A couple of weeks ago the mental health charity SANE launched its “Black Dog” campaign, to re-raise awareness of depression (3). Despite Bremner being a prominent part of SANE’s campaign, it attracted nowhere near the same media coverage nationally.
I have no idea whether Rory Bremner’s past problems with anxiety and depression had any link with ADHD. But it does seem worrying that the May BBC radio programme did not explore the possible harmful consequences of undertreatment.
*See The Gift of ADHD?, below at: https://drnmblog.wordpress.com/2011/03/20/the-gift-of-adhd/
Drafted by 5th August 2011, published at DrNMblog.wordpress.com on 6th October 2011
Should weight-loss surgery be rolled out widely on the NHS, when effectiveness has been shown for less than 1 in 50?
So many adults become chronically obese, and we are now so aware of childhood obesity, that an overweight person’s history of normal weight and eating, or bulimia, or even anorexia nervosa, can be overlooked. The low cost of calories, and other “obesogenic” factors such as increased screen time and reduced exercise can also lead to therapeutic pessimism, despite nearly one-third of adults having normal weight (1).
Given the apparent failure of appetite suppressants and psychotherapy to treat obesity, a more hands-on surgical approach has gained a lot of ground (2). Reviews of bariatric surgery seem to make a well-founded case for wider use of this treatment: randomised controlled trials (RCT’s), the hallmark of proper testing, have been abundant.
But, despite well-documented cases of obesity remitting and relapsing in response to a range of interventions, sometimes with long intervals (Oprah Winfey, perhaps most famously), there has never been a single- or double-blind trial of bariatric surgery, compared with a true “placebo” which would be “sham” surgery: entering the abdomen under anaesthetic but making no further intervention.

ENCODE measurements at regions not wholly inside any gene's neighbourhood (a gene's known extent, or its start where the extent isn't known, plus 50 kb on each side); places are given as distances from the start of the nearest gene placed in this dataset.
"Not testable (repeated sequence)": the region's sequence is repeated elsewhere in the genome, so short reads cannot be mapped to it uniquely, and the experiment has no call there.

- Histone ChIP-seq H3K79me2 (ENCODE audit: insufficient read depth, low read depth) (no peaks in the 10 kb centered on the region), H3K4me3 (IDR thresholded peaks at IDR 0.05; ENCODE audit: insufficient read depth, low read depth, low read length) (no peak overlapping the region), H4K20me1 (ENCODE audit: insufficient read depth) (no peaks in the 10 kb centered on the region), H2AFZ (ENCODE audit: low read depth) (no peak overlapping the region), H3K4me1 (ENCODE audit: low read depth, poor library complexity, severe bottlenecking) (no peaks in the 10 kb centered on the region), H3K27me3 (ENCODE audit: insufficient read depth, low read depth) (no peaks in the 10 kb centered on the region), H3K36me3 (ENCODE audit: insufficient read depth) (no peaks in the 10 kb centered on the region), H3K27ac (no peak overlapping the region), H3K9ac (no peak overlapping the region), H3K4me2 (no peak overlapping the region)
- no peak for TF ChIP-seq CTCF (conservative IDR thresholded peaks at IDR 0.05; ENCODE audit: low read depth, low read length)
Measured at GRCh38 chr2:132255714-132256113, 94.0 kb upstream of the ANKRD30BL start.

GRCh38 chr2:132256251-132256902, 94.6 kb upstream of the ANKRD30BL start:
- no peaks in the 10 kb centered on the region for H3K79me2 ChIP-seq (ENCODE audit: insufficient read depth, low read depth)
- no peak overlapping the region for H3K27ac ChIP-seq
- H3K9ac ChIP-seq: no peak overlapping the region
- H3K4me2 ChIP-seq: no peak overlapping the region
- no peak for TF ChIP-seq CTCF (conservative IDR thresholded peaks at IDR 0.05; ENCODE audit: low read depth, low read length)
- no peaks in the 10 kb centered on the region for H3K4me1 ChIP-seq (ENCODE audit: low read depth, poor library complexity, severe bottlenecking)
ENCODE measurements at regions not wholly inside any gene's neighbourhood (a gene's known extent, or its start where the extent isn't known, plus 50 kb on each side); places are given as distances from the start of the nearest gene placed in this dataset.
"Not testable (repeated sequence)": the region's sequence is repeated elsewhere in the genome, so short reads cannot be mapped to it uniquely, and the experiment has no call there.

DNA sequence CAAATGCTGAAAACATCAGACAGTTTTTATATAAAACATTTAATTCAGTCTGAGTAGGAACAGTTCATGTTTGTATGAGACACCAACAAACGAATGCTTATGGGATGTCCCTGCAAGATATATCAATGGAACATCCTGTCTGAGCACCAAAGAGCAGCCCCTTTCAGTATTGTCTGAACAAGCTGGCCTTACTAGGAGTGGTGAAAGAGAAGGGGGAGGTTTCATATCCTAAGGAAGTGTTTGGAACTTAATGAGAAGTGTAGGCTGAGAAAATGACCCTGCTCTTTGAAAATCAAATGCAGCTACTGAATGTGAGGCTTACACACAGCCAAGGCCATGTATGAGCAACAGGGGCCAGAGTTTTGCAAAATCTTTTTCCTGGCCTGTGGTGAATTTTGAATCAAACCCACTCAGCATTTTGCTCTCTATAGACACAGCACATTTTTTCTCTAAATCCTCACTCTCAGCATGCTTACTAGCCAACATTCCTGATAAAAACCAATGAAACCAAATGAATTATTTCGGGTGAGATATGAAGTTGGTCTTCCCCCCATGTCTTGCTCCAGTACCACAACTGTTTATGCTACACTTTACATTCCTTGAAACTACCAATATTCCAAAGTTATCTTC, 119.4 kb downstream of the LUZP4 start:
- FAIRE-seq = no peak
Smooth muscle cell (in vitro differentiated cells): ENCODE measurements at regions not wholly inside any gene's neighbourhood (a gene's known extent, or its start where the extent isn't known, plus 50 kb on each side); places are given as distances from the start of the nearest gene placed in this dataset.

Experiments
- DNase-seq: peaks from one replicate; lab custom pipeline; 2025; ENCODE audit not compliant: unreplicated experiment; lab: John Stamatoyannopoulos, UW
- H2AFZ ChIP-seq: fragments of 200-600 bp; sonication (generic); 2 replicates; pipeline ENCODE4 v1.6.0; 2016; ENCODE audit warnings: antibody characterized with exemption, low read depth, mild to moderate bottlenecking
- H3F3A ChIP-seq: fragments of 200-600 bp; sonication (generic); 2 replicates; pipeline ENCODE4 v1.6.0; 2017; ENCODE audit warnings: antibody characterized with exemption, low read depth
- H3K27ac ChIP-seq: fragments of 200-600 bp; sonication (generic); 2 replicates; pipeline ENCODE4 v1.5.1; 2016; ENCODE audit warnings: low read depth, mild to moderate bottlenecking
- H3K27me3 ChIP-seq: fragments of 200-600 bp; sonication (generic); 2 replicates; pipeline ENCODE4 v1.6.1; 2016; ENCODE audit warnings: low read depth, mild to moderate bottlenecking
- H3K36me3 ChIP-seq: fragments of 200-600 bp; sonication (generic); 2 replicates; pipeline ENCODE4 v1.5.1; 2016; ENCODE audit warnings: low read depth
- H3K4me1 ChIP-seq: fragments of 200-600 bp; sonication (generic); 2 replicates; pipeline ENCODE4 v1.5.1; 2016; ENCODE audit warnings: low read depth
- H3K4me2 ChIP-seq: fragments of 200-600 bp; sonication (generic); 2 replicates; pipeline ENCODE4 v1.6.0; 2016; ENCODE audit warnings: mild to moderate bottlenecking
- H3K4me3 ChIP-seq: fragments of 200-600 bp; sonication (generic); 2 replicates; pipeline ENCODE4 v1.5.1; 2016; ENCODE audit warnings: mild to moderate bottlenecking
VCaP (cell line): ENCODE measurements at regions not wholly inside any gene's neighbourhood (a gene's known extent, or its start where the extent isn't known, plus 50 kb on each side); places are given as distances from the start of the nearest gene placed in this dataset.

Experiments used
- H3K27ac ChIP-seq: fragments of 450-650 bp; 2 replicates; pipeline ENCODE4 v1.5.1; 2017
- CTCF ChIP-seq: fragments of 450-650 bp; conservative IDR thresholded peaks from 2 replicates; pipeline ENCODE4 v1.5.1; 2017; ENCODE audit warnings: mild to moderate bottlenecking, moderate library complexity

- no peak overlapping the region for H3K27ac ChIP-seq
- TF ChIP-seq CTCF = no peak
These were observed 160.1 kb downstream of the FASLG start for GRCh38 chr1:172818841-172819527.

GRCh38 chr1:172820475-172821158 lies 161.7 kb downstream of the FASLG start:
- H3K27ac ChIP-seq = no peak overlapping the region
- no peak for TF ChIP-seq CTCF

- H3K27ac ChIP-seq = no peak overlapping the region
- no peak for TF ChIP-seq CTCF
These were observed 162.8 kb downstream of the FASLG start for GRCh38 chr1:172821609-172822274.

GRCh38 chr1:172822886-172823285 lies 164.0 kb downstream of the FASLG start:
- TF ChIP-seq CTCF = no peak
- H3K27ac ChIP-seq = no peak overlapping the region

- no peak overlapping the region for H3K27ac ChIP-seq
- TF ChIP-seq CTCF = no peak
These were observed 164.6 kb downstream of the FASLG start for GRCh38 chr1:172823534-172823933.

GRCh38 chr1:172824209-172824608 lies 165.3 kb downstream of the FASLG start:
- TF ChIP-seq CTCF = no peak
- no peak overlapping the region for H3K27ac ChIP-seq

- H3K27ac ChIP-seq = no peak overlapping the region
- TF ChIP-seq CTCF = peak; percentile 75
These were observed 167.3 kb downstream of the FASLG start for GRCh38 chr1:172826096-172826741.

Such genuine placebo-controlled surgical trials have been performed in many disorders where psychological factors have been felt to be significant (3). The RCT’s which give an impression of “a good evidence base” for bariatric surgery are mostly of one form of surgery compared with another, or surgery compared with a perhaps dubious non-medication-based intervention.
And anyway, according to a 2009 UK government-funded and -published meta-analysis, research into bariatric surgery has established its effectiveness for only 1 in 50 people who are at risk of health problems from being overweight: “The evidence base for the clinical effectiveness of bariatric surgery for adults with Class I [BMI30-35] or class II [BMI35-40] obesity is very limited.” (4).
Although I support bariatric surgery, and tried unsuccessfully to have it considered for one of my very obese learning disabled patients, four years ago, it appears to be at risk of being over-promoted for less severe disorders. Just like many other treatments in the history of medicine.